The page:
Selena Gomez’s lupus meds make her gain water weight – and she’s OK with that


By AGENCY

Selena Gomez had a psychotic break in 2018, which led to her getting a behavioral-health diagnosis of bipolar disorder, anxiety and depression. Photo: AP

Taking medicine to manage her lupus makes Selena Gomez retain water, folks. Get over it.

The Only Murders In The Building star spoke out in a TikTok live session that was recently shared on Twitter, saying, “Not a model. Never gonna be.” The tweet said Gomez went live to discuss comments about her body.

Turns out when the singer-actor takes medications for her lupus — a diagnosis she received years ago, before she took a break in 2014 to deal with chemotherapy treatment for the disease — she gains water weight. She doesn’t stress about it, she says, and her fans shouldn’t stress either if they are dealing with something similar.

“I just want to encourage anyone out there who feels any sort of shame for exactly what they’re going through, and nobody knows the real story. I just want people to know that you’re beautiful and you’re wonderful and yeah, we have days where maybe we feel like s—, but I would much rather be healthy and take care of myself,” Gomez said in the video.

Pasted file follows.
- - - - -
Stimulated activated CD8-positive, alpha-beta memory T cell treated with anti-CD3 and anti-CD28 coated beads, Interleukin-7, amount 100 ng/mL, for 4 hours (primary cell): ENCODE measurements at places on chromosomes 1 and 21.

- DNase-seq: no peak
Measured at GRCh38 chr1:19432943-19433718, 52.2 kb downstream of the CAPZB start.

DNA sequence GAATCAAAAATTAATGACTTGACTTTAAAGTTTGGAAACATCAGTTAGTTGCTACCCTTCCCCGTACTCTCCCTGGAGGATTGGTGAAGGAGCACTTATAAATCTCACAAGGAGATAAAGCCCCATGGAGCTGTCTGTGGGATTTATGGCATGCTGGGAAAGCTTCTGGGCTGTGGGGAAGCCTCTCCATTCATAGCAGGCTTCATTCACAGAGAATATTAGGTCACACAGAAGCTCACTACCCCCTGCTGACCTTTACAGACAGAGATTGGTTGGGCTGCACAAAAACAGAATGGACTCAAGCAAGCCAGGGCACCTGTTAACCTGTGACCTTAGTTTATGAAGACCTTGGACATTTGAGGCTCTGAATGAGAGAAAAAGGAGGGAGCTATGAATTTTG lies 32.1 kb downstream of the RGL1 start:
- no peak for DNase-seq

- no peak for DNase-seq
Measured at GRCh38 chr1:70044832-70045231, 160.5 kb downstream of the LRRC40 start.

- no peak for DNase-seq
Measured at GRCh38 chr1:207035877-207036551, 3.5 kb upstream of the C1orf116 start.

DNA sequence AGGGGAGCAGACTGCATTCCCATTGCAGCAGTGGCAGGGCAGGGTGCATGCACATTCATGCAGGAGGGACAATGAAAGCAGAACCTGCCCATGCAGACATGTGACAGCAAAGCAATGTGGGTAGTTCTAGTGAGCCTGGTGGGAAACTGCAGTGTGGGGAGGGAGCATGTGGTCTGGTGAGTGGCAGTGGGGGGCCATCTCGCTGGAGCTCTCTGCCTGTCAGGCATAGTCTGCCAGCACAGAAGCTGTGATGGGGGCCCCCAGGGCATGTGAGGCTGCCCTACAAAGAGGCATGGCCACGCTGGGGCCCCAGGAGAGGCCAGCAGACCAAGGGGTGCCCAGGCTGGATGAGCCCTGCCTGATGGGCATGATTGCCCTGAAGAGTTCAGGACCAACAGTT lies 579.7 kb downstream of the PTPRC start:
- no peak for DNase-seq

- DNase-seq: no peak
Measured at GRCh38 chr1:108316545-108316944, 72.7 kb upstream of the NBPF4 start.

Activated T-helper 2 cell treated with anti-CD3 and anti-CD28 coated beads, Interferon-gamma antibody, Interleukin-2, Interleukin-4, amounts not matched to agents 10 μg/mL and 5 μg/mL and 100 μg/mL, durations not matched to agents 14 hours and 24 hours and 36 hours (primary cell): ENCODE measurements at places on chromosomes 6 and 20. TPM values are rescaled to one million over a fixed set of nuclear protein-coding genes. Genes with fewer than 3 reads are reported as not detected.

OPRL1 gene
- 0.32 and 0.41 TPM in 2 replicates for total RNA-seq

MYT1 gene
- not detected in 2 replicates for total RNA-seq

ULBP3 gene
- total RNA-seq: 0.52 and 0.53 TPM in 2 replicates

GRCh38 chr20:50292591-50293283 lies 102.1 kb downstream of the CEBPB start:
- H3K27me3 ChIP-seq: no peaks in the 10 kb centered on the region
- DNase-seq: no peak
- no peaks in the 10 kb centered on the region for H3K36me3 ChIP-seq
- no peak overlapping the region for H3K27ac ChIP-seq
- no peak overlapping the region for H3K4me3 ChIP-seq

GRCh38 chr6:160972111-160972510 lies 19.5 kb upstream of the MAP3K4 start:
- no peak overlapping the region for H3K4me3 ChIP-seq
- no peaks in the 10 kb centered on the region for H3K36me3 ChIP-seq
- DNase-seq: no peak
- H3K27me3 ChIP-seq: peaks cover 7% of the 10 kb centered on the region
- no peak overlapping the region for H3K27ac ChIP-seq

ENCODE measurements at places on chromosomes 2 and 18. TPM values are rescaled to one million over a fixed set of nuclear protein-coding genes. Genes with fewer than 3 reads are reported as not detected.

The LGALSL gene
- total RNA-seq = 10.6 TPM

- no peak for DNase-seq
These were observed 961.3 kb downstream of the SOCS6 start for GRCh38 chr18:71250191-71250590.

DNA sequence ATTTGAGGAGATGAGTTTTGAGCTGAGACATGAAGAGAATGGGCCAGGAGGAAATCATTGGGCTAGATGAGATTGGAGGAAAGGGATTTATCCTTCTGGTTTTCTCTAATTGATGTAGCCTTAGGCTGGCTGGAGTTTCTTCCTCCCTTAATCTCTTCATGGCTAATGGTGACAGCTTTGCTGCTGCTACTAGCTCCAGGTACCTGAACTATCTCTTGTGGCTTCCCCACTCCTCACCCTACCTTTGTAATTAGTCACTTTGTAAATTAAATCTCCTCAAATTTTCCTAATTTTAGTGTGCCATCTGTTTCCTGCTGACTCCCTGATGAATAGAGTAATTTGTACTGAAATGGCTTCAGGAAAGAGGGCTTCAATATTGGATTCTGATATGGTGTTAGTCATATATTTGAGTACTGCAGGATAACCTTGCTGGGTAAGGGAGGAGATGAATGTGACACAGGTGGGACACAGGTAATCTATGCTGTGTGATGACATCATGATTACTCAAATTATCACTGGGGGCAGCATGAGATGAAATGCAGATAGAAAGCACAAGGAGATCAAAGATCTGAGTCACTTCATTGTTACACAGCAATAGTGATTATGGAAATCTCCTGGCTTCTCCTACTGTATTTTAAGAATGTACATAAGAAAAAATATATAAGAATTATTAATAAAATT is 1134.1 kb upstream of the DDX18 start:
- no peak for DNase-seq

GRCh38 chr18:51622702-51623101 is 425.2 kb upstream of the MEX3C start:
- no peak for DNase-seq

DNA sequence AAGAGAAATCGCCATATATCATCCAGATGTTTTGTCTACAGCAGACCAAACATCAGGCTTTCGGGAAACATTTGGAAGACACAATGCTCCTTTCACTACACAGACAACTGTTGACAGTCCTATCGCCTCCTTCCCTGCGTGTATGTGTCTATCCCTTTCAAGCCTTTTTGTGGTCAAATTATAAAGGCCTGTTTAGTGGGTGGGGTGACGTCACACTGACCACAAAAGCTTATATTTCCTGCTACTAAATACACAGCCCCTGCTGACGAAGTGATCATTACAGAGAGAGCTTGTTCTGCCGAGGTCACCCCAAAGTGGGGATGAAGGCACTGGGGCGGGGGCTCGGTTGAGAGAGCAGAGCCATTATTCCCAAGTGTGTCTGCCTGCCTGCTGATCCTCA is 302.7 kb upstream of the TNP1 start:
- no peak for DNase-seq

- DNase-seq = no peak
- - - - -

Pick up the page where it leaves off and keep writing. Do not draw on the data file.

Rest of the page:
“My medications are important and I believe they help me,” she added.

Gomez famously had a kidney transplant because of lupus nephritis, where the disease causes a person’s kidneys to fail. Dealing with lupus is also the reason she went to “not for substance abuse” rehab for a couple of weeks in 2014.

“I wanted so badly to say, ‘You guys have no idea. I’m in chemotherapy.... I locked myself away until I was confident and comfortable again,” the Wizards Of Waverly Place alum told Billboard in 2015.

The 30-year-old also had a psychotic break in 2018, which led to her getting a behavioral-health diagnosis of bipolar disorder, anxiety and depression.

“I don’t wish it on anyone,” Gomez told the L.A. Times last month, “but the psychotic break — as much as it was painful, actually led me to discovering my diagnosis. I sought help. I believe in medication. It has completely changed my life. That hopefully was part of the message in talking about my story: ‘You should never stop figuring out who you are,’” she says. “I just hope that people [who are suffering] know they’re not alone.

“I think now I’m at the place where I wear it proudly, and I’m not ashamed, and I wanna continue to be honest with my journey, because I feel like I don’t have anything to hide.” – Los Angeles Times/Tribune News Service

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